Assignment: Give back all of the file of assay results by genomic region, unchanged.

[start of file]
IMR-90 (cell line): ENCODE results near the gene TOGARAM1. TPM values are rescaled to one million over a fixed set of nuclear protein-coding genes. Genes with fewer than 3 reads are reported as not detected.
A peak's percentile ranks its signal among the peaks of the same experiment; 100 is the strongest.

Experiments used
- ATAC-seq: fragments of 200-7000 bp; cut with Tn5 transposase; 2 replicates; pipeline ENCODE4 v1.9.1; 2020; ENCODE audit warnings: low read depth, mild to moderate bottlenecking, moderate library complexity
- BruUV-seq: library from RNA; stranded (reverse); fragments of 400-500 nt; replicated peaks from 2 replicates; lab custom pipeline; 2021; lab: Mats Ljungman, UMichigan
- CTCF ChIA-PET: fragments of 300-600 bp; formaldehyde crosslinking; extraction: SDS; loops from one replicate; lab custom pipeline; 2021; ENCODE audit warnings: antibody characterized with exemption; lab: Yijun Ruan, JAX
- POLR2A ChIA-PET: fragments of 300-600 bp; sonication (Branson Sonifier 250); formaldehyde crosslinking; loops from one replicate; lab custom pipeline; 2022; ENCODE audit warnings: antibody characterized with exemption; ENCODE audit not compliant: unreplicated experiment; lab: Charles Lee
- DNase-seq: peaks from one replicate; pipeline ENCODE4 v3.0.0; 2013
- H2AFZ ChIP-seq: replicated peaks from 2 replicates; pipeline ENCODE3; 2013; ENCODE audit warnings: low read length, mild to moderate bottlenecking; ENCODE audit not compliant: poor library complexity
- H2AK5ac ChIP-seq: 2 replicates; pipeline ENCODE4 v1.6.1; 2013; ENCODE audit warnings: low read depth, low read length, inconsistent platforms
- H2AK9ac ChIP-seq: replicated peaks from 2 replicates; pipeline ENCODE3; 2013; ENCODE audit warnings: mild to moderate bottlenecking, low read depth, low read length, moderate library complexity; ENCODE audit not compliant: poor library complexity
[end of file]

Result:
IMR-90 (cell line): ENCODE results near the gene TOGARAM1. TPM values are rescaled to one million over a fixed set of nuclear protein-coding genes. Genes with fewer than 3 reads are reported as not detected.
A peak's percentile ranks its signal among the peaks of the same experiment; 100 is the strongest.

Experiments used
- ATAC-seq: fragments of 200-7000 bp; cut with Tn5 transposase; 2 replicates; pipeline ENCODE4 v1.9.1; 2020; ENCODE audit warnings: low read depth, mild to moderate bottlenecking, moderate library complexity
- BruUV-seq: library from RNA; stranded (reverse); fragments of 400-500 nt; replicated peaks from 2 replicates; lab custom pipeline; 2021; lab: Mats Ljungman, UMichigan
- CTCF ChIA-PET: fragments of 300-600 bp; formaldehyde crosslinking; extraction: SDS; loops from one replicate; lab custom pipeline; 2021; ENCODE audit warnings: antibody characterized with exemption; lab: Yijun Ruan, JAX
- POLR2A ChIA-PET: fragments of 300-600 bp; sonication (Branson Sonifier 250); formaldehyde crosslinking; loops from one replicate; lab custom pipeline; 2022; ENCODE audit warnings: antibody characterized with exemption; ENCODE audit not compliant: unreplicated experiment; lab: Charles Lee
- DNase-seq: peaks from one replicate; pipeline ENCODE4 v3.0.0; 2013
- H2AFZ ChIP-seq: replicated peaks from 2 replicates; pipeline ENCODE3; 2013; ENCODE audit warnings: low read length, mild to moderate bottlenecking; ENCODE audit not compliant: poor library complexity
- H2AK5ac ChIP-seq: 2 replicates; pipeline ENCODE4 v1.6.1; 2013; ENCODE audit warnings: low read depth, low read length, inconsistent platforms
- H2AK9ac ChIP-seq: replicated peaks from 2 replicates; pipeline ENCODE3; 2013; ENCODE audit warnings: mild to moderate bottlenecking, low read depth, low read length, moderate library complexity; ENCODE audit not compliant: poor library complexity